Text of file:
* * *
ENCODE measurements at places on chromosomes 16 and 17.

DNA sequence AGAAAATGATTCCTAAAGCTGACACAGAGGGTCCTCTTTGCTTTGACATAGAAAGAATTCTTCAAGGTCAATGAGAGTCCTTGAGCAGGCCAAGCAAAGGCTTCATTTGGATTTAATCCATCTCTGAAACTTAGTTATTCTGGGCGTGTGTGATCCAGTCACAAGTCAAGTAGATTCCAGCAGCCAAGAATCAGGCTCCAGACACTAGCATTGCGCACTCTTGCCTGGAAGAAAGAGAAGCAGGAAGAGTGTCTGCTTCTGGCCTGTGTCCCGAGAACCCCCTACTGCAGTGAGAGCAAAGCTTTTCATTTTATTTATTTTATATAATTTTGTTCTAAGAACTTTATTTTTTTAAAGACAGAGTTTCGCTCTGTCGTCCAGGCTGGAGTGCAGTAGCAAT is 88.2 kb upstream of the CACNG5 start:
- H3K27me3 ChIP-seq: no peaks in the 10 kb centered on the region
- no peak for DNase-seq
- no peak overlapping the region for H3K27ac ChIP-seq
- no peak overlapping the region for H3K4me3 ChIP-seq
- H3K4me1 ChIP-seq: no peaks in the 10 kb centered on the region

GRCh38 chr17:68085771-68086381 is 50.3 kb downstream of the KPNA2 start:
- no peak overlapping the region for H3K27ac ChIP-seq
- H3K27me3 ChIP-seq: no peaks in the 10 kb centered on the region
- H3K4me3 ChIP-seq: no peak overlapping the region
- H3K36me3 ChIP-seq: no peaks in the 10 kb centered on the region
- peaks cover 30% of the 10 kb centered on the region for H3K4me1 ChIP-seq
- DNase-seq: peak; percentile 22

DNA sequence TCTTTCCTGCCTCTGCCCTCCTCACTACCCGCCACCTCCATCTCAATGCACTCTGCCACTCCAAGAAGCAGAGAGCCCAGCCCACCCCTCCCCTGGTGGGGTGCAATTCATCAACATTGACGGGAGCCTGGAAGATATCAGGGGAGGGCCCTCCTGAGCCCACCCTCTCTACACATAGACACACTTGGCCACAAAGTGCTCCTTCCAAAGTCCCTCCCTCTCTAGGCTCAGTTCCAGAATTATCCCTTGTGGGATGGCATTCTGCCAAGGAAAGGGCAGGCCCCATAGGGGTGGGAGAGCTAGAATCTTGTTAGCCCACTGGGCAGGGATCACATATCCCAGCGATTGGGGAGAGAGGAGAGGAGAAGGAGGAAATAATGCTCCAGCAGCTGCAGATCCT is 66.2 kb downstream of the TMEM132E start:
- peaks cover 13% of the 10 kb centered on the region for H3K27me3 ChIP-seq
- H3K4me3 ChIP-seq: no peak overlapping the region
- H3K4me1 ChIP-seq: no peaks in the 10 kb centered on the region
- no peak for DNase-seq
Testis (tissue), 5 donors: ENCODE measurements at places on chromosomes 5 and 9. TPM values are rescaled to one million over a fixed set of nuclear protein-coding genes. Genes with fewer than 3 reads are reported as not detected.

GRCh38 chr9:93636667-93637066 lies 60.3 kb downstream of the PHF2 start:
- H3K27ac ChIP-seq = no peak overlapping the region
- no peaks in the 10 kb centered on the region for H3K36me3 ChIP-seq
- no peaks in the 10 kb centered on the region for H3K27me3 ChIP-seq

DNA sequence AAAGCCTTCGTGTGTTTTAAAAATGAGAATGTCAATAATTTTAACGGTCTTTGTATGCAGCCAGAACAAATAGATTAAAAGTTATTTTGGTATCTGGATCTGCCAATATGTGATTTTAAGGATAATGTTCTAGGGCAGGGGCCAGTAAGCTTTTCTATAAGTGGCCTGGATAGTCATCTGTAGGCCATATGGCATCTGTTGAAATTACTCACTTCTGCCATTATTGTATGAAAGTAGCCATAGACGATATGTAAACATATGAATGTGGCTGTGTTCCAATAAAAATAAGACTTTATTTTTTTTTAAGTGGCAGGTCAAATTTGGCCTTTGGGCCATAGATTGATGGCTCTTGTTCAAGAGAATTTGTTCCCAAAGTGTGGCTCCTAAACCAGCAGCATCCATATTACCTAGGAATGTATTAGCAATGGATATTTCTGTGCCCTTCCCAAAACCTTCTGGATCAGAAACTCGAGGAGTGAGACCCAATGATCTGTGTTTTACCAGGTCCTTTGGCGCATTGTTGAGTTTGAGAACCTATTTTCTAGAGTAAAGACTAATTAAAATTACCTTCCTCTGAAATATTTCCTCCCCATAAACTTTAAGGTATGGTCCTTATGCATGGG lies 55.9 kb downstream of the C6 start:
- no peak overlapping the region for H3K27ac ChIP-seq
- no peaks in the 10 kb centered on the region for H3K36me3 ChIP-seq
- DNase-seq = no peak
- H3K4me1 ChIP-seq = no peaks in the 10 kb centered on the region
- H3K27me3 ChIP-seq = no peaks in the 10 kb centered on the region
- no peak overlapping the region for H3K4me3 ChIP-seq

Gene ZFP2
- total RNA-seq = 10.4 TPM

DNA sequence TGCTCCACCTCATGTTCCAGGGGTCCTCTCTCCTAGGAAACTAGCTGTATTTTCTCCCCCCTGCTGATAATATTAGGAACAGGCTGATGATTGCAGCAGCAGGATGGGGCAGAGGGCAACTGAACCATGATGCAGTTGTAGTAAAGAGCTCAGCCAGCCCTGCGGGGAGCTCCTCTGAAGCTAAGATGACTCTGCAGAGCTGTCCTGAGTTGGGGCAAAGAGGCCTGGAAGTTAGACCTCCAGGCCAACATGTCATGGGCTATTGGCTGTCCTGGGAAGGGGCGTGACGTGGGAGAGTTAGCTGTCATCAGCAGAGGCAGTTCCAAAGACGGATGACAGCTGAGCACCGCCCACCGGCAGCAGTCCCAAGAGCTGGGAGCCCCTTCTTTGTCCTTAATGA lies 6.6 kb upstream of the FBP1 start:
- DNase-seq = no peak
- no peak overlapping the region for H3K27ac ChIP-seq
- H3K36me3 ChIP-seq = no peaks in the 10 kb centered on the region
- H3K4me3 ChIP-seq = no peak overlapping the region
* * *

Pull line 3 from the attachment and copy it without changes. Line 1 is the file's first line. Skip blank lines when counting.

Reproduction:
- H3K27me3 ChIP-seq: no peaks in the 10 kb centered on the region